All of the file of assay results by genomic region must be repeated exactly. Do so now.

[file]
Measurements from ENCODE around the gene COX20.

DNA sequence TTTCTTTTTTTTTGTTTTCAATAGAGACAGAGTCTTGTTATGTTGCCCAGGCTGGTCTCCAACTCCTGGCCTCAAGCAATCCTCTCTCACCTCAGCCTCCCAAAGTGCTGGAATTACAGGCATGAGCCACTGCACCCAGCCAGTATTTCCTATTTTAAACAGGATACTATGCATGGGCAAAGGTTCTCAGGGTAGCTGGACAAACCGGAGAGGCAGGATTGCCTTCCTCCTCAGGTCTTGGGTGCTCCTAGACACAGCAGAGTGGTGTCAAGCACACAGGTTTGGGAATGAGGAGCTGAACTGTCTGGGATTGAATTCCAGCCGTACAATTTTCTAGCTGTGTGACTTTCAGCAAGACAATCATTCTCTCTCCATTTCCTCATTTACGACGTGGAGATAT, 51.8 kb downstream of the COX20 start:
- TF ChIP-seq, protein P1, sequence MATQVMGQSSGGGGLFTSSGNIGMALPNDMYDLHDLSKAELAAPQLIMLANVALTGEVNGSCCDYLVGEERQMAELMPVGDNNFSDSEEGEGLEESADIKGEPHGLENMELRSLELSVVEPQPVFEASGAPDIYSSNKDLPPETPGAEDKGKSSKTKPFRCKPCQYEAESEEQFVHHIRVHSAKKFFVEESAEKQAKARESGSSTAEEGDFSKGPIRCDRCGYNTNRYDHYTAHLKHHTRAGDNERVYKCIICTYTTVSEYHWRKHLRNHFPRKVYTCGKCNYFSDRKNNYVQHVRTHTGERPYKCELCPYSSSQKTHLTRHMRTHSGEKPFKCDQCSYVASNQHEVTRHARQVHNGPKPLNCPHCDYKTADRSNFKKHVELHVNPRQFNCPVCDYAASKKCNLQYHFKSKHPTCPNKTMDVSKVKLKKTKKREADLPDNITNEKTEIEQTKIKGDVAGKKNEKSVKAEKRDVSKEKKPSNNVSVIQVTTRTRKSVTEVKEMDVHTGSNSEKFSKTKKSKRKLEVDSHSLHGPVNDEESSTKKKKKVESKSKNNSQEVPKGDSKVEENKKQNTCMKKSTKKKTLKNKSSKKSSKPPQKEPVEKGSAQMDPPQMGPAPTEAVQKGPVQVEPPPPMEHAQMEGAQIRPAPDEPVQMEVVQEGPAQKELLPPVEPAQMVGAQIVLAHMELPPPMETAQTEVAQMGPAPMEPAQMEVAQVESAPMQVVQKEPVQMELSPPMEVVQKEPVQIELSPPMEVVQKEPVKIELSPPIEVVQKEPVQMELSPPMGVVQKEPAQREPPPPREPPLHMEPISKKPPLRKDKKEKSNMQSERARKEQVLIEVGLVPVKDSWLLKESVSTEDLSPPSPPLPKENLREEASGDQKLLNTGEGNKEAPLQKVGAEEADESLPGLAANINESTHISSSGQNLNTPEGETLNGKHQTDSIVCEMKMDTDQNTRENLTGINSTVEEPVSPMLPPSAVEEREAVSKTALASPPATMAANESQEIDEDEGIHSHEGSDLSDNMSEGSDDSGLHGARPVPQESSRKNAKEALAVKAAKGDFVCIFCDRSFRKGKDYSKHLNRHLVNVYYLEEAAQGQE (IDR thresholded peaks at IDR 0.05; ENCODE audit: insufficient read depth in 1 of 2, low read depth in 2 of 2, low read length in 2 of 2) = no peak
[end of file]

Measurements from ENCODE around the gene COX20.

DNA sequence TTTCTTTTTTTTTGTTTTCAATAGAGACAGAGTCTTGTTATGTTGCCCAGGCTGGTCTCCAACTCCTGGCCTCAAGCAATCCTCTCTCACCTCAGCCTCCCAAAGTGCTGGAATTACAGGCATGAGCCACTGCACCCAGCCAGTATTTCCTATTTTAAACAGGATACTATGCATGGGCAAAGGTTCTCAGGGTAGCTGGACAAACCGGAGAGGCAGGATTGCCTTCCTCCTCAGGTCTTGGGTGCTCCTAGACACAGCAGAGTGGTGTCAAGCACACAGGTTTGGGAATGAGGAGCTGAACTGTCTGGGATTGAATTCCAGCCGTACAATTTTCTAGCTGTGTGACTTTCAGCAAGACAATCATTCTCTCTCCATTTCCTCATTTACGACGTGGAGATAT, 51.8 kb downstream of the COX20 start:
- TF ChIP-seq, protein P1, sequence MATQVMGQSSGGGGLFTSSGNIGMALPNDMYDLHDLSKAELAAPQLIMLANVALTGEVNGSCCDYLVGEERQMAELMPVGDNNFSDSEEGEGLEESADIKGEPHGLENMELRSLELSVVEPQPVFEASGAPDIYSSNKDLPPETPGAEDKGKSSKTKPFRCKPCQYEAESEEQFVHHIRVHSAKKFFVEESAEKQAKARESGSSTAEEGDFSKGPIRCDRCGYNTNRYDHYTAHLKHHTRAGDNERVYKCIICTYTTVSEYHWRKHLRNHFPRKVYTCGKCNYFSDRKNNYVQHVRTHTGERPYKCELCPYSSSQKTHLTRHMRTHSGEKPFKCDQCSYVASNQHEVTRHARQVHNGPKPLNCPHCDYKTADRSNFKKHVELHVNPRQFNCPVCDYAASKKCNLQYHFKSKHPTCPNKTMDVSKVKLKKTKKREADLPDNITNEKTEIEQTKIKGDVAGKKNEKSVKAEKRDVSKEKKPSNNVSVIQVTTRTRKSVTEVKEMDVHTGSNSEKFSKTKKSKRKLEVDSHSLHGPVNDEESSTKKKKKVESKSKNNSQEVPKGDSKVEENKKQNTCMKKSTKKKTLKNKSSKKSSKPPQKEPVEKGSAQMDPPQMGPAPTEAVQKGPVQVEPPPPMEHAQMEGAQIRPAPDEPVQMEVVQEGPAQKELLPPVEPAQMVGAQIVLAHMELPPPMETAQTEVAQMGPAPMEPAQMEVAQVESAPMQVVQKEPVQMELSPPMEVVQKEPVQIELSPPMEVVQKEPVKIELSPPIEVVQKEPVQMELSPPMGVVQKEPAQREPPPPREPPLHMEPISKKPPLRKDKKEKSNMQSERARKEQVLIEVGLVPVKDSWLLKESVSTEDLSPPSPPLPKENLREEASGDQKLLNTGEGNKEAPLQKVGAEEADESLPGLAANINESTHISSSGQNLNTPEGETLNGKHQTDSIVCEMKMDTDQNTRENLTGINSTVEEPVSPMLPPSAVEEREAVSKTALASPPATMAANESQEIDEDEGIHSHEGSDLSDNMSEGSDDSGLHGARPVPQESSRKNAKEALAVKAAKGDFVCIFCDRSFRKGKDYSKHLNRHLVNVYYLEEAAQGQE (IDR thresholded peaks at IDR 0.05; ENCODE audit: insufficient read depth in 1 of 2, low read depth in 2 of 2, low read length in 2 of 2) = no peak